Fixed Deposit Vs. Debt Funds – Which One Is Better?

Mutual funds that are invested in different types of fixed income instruments are called debt funds. These instruments can be government bonds, corporate bonds, treasury bills, and so on. Since these are not as volatile as equity mutual funds, they are indeed suitable for short term investments. FD has been a preferred choice of debt instrument among Indians. But debt mutual funds give a variety of advantages over them. A few of them are as follows.

LIQUIDITY: The problem with a fixed deposit is that you cannot withdraw the sum before completing the period of your deposit. In case you urgently require to withdraw the amount partially, you need to pay the penalty to do so. But debt mutual funds are comparatively liquid. This makes such withdrawals easy. You can redeem any amount at any time you want it. You might have to suffer some exit load, but that remains applicable to the amount being withdrawn. The rest of the amount remains undisturbed.


  1. If the interest is more than Rs.10,000 per year, an additional TDS is chargeable by the bank. If your PAN card is updated with the bank, then the TDS rate is 10%, and if it isn’t, then the figure shoots up to 20%. The situation with debt funds is not the same. You don’t have to pay any tax until your fund is redeemed.
  2. The Fixed Deposit tax rate and that of the debt funds redeemed before 3 years is similar to the tax bracket. But for debt funds held for a duration longer than 3 years, the tax rate is 20% with indexation benefit. This makes the amount comparatively lesser.

RETURNS:FD Returns vary in the range of 5%-7.25%. The exact value might fluctuate, but records say that it comes down to normal after a short period of time. In debt funds, the returns garnered by people have been larger over the past years. They are considered stable and reduce the volatility of every portfolio. The debt portion of the portfolio should be increased with the approach of the investment horizon.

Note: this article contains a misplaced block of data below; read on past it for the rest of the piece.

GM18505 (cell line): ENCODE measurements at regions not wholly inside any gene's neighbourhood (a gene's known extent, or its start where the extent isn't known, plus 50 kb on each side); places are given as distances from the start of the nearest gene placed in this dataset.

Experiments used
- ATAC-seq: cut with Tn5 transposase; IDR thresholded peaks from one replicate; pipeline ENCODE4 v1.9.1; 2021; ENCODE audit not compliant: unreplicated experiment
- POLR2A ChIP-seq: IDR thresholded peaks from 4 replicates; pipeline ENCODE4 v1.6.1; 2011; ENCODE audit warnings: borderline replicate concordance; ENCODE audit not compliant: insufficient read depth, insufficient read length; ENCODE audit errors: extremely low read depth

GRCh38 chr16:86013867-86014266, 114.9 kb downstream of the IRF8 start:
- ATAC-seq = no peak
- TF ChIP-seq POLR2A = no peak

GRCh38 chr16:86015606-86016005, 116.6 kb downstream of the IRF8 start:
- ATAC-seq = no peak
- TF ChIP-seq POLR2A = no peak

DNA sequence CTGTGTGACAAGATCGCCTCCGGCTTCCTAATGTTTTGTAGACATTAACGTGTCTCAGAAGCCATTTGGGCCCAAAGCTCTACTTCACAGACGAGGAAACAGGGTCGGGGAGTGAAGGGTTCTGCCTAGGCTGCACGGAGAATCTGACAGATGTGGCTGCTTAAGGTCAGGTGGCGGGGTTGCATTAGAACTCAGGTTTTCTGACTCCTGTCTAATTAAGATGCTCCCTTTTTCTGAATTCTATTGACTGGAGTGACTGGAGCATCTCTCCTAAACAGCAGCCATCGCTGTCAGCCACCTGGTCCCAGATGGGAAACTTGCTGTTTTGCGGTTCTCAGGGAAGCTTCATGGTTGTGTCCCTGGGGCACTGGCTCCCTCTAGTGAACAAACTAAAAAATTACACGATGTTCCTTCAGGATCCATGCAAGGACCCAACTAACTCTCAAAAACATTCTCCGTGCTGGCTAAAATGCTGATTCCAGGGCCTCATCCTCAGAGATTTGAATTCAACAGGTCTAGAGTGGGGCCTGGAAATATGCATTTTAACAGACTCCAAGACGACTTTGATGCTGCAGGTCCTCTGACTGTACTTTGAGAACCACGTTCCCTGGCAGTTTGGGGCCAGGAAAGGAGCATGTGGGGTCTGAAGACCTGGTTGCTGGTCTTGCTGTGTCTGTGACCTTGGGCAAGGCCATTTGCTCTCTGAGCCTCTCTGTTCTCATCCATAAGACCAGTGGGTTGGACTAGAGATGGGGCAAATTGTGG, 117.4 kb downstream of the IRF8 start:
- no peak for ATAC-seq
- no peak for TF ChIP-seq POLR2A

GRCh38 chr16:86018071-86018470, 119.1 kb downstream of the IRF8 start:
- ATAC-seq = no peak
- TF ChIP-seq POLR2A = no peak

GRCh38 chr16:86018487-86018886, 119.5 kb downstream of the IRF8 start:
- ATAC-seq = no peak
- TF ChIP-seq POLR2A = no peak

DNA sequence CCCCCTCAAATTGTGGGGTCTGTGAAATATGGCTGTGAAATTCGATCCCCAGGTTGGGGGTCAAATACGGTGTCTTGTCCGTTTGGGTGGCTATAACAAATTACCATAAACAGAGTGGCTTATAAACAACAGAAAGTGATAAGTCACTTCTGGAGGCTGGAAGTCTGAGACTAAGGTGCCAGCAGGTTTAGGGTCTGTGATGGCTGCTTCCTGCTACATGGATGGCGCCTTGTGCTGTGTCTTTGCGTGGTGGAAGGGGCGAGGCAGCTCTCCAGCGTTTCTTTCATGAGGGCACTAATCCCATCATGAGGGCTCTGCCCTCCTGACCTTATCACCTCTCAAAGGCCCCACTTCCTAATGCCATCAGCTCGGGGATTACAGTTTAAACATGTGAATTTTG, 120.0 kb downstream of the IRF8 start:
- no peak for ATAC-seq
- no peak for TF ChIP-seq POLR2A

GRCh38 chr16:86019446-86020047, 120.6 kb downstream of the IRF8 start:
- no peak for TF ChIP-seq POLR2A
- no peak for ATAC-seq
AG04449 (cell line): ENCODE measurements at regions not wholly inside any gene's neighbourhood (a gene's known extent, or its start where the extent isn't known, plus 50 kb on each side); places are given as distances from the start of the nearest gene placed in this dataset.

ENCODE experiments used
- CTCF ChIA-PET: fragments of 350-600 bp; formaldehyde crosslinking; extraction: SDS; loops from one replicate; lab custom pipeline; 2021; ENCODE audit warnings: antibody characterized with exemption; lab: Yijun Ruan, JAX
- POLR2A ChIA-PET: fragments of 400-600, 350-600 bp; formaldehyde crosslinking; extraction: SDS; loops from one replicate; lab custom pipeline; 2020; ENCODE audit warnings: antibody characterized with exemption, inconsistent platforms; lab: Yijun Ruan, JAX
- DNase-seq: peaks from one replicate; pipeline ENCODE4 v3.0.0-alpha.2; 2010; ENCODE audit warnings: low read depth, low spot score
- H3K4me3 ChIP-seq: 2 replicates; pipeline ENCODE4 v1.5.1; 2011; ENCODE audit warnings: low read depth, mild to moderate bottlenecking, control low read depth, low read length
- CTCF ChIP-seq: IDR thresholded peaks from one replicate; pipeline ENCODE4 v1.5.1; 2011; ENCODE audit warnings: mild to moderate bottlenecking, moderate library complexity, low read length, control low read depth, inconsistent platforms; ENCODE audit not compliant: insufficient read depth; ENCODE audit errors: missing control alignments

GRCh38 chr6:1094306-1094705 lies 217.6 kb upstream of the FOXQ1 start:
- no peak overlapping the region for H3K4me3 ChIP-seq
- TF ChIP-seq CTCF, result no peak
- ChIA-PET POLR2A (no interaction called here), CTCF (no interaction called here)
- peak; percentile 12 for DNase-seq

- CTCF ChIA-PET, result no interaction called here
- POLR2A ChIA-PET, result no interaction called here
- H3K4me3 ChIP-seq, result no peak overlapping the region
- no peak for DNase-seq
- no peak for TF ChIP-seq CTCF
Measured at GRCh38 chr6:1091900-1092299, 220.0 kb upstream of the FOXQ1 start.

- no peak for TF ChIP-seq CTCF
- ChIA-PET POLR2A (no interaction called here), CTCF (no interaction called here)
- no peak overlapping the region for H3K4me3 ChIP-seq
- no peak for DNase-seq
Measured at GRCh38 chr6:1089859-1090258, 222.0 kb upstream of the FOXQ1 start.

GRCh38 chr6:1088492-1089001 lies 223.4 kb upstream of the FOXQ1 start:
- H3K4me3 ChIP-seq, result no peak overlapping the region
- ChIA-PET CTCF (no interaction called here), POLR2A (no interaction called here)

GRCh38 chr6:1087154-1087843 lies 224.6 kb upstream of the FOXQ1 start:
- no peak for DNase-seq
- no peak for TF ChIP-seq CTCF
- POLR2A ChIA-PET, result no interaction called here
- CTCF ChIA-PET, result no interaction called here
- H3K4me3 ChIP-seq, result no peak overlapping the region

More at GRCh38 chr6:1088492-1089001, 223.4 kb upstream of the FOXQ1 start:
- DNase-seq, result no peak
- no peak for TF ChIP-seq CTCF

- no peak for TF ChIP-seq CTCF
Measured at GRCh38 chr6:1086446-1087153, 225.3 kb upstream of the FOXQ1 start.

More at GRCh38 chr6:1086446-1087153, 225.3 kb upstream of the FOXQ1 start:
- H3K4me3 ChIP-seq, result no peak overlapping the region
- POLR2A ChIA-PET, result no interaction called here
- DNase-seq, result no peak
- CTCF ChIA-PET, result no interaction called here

We can also look at a real-time example to validate our points.


Amount invested: Rs. 1,00,000

Period: 1 year

Fixed Deposit interest rate: 6.25%

For such a short period, an ultra-short-term debt fund is the best example. Returns might be as high as 8% for a good performer in this case. FD returns are a thing of the future, and debt funds are one of the past, interest rates seem to have gone down generally. So a figure of 7%-7.5% looks like a more realistic figure.

Ultra-short term debt fund returns for a year: 7%

Fixed Deposits Ultra Short Term Debt Funds The gain in Debt Fund
Tax SlabValue at 6.25%TaxFinalValue at 7%TaxFinalAmountPercentage

This chart displays all the tax slabs. This simply proves debt funds have the upper hand on fixed deposits.

INVESTMENT FOR MORE THAN 3 YEARS: Debt Funds on investment for more than 3 years, a long term capital gain or LTCG gets applied. Investors can also take indexation benefits.

Let’s say the amount invested on 18th Sep 2014 is Rs. 1,00,000.

The amount after 3 years is Rs.1,20,000 on the redemption date 19th, Sep 2017, while calculating the capital gains, the cost inflation index needs to be taken care of.

Capital gains can be calculated as

= Purchase value * (Index in 2017-18/Index in 2014-15)

=1,00,000*272/240 = 1,13,333 Rs.

This makes the capital gains to be= 1,20,000 – 1,13,333 = Rs. 6,666.67

LTGC tax rate for debt funds is 20% irrespective of their tax slab, which might even be 30% on the gain after indexation.

Here the tax paid will be=20% of 6,666.67 = Rs. 1,333.33


The short term debt funds category will be the most suitable in this case. Past records say that in this case, returns can be as high as 9-10%.

Amount invested: Rs. 1,00,000

Period: more than 3 years; date of investment: 19th Sep 2014; date of redemption: 20th Sep 2017

Fixed Deposit interest rate: 6.25%

Short term debt fund returns: 8%

Fixed Deposits Ultra Short Term Debt Funds The gain in Debt Fund
Tax SlabValue at 6.25%TaxFinalValue at 7%TaxFinalAmountDifference (%)

This chart proves that gain in debt funds increases with an increase in tax slabs. The indexation benefit for debt funds is the reason behind this.

After looking at all these cases, debt funds can be considered the better among the two choices quite convincingly.


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